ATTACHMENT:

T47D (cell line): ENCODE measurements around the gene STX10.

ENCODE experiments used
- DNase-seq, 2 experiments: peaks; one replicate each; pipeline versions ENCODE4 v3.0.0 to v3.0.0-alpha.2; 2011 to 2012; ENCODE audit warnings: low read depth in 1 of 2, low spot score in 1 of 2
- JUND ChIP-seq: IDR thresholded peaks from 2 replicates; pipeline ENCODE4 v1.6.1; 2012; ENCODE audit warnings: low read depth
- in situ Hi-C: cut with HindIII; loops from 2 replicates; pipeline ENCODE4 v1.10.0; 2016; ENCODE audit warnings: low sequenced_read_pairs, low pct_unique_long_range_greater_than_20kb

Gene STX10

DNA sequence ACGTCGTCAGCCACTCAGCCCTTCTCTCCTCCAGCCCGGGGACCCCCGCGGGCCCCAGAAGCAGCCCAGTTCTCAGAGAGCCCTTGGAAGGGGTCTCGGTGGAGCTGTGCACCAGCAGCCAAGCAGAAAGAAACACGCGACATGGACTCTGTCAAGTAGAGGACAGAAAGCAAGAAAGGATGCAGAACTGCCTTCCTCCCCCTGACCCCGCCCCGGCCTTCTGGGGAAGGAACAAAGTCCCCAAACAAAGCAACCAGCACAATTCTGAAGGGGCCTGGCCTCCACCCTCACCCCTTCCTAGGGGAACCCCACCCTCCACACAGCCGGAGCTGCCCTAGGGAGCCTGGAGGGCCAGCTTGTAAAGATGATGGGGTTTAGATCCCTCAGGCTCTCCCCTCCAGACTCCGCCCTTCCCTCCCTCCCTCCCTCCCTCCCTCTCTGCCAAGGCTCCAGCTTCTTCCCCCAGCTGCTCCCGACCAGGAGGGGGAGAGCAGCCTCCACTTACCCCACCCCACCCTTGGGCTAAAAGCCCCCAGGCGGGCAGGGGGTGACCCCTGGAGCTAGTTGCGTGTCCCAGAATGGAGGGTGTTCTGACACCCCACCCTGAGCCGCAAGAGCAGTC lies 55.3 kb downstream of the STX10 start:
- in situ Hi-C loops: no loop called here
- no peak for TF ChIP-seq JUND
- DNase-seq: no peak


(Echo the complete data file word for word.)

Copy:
T47D (cell line): ENCODE measurements around the gene STX10.

ENCODE experiments used
- DNase-seq, 2 experiments: peaks; one replicate each; pipeline versions ENCODE4 v3.0.0 to v3.0.0-alpha.2; 2011 to 2012; ENCODE audit warnings: low read depth in 1 of 2, low spot score in 1 of 2
- JUND ChIP-seq: IDR thresholded peaks from 2 replicates; pipeline ENCODE4 v1.6.1; 2012; ENCODE audit warnings: low read depth
- in situ Hi-C: cut with HindIII; loops from 2 replicates; pipeline ENCODE4 v1.10.0; 2016; ENCODE audit warnings: low sequenced_read_pairs, low pct_unique_long_range_greater_than_20kb

Gene STX10

DNA sequence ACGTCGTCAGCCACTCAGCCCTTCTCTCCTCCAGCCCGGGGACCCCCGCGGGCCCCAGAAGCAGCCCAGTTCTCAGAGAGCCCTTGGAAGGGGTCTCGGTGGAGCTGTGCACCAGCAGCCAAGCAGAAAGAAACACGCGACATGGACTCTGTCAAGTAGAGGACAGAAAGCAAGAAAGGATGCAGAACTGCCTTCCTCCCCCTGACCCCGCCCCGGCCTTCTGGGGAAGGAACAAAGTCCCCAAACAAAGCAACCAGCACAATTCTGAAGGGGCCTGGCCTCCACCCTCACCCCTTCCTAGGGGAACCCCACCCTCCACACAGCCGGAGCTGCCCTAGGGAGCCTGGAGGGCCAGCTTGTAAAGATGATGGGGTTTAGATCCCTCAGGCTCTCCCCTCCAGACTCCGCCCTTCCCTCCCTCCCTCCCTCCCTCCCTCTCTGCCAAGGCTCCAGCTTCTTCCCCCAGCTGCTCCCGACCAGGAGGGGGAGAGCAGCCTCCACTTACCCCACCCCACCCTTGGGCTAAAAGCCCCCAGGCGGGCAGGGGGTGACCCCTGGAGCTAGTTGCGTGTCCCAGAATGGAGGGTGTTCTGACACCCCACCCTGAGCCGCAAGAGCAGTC lies 55.3 kb downstream of the STX10 start:
- in situ Hi-C loops: no loop called here
- no peak for TF ChIP-seq JUND
- DNase-seq: no peak